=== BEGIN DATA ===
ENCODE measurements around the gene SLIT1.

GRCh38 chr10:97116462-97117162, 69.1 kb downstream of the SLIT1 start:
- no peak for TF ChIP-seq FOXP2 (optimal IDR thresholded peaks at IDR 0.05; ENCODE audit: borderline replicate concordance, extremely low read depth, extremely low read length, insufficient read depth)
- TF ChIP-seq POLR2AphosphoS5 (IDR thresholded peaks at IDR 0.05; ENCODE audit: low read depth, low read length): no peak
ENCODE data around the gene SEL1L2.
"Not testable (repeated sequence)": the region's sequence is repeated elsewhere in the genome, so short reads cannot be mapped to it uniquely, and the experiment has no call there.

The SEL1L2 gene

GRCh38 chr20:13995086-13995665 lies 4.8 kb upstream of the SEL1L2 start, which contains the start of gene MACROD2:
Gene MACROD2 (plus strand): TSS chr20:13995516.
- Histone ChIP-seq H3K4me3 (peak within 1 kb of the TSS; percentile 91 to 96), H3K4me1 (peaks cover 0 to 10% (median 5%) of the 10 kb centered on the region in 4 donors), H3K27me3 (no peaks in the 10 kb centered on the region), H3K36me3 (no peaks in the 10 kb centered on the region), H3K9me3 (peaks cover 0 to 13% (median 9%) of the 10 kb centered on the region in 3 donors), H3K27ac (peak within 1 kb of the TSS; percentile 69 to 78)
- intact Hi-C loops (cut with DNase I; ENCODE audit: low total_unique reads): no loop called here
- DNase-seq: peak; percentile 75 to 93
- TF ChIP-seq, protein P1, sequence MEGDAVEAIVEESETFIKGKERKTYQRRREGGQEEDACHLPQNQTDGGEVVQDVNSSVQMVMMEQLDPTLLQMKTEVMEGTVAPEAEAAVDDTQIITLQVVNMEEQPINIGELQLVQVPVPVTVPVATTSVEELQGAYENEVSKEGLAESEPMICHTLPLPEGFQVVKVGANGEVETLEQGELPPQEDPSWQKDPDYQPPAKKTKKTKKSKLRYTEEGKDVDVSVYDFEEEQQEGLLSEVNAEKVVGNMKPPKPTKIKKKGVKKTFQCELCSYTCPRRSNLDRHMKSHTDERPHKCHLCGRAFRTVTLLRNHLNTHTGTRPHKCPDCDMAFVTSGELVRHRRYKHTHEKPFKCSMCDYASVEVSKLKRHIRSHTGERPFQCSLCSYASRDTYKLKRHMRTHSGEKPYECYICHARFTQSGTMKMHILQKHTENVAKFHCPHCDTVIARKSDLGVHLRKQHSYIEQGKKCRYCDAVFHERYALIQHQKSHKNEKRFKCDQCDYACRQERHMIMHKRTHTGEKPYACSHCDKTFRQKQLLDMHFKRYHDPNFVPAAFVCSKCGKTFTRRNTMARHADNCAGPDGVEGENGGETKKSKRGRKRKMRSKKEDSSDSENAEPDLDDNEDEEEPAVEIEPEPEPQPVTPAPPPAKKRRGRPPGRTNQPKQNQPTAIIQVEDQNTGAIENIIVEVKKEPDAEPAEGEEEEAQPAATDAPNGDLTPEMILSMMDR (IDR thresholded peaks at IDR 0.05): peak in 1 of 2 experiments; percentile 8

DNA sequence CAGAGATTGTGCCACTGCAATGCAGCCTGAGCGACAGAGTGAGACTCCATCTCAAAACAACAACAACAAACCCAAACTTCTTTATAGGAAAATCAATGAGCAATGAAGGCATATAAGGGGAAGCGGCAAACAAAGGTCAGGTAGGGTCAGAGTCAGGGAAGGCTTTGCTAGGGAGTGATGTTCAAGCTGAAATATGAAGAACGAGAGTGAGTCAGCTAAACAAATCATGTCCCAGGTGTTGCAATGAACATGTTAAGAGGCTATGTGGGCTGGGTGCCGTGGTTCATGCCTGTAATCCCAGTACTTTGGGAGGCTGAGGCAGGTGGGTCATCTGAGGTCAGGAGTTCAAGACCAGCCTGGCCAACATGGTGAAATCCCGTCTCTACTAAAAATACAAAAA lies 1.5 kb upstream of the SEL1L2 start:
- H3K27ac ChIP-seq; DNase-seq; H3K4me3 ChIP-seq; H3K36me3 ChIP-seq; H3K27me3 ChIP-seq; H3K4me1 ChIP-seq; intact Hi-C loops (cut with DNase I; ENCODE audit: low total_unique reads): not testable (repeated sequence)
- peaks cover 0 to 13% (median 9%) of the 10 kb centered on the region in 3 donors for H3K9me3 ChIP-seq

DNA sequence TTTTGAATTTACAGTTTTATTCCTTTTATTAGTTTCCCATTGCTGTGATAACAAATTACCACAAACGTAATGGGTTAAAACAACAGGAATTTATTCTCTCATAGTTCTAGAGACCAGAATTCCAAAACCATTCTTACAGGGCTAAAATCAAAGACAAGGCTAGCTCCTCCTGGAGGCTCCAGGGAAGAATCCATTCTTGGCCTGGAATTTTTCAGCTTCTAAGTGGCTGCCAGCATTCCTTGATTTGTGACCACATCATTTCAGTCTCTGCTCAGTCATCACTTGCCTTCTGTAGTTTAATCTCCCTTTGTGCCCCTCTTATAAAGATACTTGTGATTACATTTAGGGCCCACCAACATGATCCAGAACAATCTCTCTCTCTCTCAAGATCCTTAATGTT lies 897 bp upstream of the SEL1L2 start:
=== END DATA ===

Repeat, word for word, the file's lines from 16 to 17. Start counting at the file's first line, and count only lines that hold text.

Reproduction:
- peaks cover 0 to 13% (median 9%) of the 10 kb centered on the region in 3 donors for H3K9me3 ChIP-seq

DNA sequence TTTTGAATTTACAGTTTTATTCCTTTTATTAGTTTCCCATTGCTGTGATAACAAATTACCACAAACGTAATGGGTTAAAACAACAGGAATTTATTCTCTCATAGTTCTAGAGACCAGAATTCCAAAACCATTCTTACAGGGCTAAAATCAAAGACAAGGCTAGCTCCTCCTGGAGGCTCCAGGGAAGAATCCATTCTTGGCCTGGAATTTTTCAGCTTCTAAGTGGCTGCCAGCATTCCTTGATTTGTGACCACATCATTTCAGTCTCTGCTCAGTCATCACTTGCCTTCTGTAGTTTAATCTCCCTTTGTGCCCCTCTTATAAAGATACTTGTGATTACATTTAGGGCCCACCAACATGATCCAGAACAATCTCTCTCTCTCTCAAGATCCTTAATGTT lies 897 bp upstream of the SEL1L2 start: